Friday, March 1, 2013

The baking process of bread.

> From 25 to 50 ° C
The temperature at the heart of the dough passes fairly quickly from 25 ° C to 50 ° C. The yeast ferments the sugars degrading to carbon dioxide. This expansion causes gas rapid development of dough. This action develops until the internal temperature reaches dough of 50 ° C. Ferments are destroyed while it is the end of the fermentation.

> From 50 to 80 ° C
The dough continues to develop under the influence of heat, the alveoli (air-holes) are formed. To 70 ° C, starch swells with water, gelled and freezes the proteins (gluten coagulation takes place). At this stage, the bread has reached its definitive volume.

> From 80 to 100 ° C
The internal temperature of the bread does not exceed 100 ° C practically during cooking. In contrast, the surface of the bread, its temperature can reach up to 230 ° C and 180 ° C, reactions occur on caramelization and non-enzymatic browning Maillard which characterize the formation of the crust.
Simple sugars situated on the surface of bread react and caramelized, a share of slightly bitter flavor colored and secondly a long series of compounds has varied odors.
In the Maillard reaction, it forms compounds unfamiliar giving a brown color more or less intense. Formed compounds are partially drawn toward the outside of the bread by the steam leaving the bread during cooking.

1 comment:

  1. "Tommy le Baker"
    I ℒ◯ѵ€ what you do.

    Compare an artisan baker to other familiar craftspersons. A baker's work parallels that of jewellers, glass blowers or furniture makers. They all have a palette of preferred, trustworthy materials. They know how to combine their materials to build something strong and at the same time delicate or elegant. Combining the raw materials in different ways will create various shapes, textures or colours. The finished product is something to be proud of when so much thought and creativity went into it.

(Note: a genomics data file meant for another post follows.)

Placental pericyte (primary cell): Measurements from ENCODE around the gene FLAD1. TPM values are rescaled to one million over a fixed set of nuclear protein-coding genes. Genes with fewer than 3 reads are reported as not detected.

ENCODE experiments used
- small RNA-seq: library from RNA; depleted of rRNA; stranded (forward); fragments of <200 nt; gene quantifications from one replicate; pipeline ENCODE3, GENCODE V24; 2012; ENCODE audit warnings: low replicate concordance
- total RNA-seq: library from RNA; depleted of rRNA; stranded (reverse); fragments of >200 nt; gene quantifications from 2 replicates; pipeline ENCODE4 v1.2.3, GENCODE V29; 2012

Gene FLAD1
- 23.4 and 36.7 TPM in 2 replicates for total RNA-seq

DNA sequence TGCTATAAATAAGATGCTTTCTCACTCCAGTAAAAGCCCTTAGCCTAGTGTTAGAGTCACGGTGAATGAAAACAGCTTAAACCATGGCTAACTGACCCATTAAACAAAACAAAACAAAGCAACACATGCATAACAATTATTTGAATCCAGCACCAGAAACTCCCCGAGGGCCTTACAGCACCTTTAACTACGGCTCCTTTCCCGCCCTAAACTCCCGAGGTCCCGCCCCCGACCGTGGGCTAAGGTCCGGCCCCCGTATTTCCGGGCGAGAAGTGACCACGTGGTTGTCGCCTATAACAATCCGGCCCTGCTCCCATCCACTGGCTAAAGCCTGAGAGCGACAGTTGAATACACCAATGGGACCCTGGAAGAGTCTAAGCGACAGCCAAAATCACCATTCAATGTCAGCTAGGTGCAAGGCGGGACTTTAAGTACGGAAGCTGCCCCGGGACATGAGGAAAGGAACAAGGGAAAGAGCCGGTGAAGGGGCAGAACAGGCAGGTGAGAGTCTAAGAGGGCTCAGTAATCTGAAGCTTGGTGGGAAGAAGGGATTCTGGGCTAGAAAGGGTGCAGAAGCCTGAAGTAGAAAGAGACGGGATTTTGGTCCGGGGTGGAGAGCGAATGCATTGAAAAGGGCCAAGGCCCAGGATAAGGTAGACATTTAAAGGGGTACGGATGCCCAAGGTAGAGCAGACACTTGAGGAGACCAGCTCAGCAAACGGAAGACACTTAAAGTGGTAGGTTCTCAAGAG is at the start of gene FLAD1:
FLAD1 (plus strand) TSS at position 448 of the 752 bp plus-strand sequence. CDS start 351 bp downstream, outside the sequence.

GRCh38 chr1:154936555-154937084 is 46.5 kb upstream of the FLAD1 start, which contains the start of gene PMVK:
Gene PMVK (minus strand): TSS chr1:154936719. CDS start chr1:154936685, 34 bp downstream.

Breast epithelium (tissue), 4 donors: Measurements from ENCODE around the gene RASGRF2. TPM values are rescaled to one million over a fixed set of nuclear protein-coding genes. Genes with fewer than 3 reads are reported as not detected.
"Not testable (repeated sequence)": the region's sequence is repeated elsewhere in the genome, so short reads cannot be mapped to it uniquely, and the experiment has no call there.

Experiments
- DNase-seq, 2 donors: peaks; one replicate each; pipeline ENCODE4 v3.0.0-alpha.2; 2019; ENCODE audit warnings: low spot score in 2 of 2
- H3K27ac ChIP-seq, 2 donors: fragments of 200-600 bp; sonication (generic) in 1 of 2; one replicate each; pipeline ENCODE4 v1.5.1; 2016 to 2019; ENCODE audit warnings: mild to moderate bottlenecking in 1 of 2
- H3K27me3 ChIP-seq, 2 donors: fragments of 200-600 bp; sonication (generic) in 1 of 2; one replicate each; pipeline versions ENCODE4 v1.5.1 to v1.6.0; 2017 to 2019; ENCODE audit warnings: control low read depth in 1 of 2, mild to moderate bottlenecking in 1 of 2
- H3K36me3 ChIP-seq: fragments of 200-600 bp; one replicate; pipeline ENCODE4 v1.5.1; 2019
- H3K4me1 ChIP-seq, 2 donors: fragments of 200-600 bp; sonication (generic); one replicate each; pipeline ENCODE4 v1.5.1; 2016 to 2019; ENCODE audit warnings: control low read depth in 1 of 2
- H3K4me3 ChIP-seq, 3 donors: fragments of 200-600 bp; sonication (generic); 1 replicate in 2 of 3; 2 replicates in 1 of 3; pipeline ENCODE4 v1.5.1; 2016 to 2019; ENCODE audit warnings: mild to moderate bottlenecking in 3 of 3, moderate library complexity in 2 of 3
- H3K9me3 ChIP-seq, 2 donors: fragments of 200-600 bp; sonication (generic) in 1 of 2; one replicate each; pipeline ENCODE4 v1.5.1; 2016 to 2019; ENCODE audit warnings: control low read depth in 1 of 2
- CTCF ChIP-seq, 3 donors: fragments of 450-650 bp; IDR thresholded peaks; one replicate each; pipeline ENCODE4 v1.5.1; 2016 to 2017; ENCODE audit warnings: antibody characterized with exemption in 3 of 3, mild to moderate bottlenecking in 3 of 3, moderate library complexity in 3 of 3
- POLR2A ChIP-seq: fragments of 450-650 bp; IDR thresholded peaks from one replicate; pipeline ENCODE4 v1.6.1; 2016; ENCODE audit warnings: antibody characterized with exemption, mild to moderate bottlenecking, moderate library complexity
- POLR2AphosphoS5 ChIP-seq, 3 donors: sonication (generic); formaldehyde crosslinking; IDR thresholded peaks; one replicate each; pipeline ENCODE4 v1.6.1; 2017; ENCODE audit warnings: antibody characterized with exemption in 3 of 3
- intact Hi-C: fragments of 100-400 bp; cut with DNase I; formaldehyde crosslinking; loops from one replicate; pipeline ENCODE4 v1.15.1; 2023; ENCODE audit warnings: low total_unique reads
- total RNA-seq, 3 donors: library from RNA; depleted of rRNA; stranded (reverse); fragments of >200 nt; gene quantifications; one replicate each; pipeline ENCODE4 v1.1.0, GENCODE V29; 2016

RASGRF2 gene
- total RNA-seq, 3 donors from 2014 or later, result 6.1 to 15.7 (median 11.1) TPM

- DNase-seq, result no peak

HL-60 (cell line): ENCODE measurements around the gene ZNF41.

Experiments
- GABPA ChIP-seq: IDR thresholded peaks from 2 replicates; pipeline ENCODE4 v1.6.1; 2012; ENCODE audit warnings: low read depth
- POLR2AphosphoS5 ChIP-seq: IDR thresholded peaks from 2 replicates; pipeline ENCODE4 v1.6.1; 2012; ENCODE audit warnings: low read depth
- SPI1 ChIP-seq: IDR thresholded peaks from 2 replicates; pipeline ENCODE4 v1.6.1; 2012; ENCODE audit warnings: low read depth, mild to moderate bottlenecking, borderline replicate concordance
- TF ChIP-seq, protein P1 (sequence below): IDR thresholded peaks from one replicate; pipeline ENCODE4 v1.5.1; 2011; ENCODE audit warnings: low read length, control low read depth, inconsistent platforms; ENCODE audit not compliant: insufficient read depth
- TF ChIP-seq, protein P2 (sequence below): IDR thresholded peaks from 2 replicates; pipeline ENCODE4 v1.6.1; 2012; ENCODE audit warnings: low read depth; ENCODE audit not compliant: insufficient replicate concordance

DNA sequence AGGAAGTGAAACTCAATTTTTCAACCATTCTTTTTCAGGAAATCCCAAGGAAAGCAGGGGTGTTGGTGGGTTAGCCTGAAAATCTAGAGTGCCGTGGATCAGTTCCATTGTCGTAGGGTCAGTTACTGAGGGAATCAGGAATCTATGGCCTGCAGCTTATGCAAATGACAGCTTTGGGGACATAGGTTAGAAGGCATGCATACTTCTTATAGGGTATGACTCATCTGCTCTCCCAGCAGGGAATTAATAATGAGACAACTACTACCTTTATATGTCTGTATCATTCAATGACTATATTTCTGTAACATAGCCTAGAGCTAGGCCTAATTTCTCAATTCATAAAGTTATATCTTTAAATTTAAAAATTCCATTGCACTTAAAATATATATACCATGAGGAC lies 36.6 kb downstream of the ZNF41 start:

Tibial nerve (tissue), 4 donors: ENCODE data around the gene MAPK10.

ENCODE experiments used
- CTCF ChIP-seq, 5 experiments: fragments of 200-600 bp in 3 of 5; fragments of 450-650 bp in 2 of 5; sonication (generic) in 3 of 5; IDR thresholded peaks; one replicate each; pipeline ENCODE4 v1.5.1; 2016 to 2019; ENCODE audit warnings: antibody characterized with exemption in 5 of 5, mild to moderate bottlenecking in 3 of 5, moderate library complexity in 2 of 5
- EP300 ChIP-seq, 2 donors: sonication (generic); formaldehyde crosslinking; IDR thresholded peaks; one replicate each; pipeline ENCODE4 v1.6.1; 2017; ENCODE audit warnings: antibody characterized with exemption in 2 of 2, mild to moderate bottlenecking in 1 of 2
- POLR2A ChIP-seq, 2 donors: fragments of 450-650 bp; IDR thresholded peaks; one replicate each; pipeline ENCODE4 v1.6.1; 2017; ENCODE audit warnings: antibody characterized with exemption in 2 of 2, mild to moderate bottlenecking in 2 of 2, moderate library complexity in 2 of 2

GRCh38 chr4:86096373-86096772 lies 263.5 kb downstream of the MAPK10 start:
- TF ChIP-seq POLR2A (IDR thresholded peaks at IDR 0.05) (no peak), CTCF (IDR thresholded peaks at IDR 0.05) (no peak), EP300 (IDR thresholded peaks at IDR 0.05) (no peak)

Bread is like wine. Control of the fermentation and the action of natural bacteria can produce anything from a light delicate flavour to a deep, strong, rustic flavour. Just as you might pair wine with food you can do the same with the large varietiy of artisan breads available. A sweet baguette is perfect with sweet butter and jam. A rustic, hearty country sourdough makes a great sandwich or is good for sopping up curry. Taste all the different varieties available and take the time to appreciate their differences, what types of ingredients and fermentation were used, how much time was put into making them and the different characteristics of taste and texture and colour, just as you would with wine. Your effort will not only be educational but deliciously rewarding.

    I will visit you in KL one day Tommy.
    Cheers
    San

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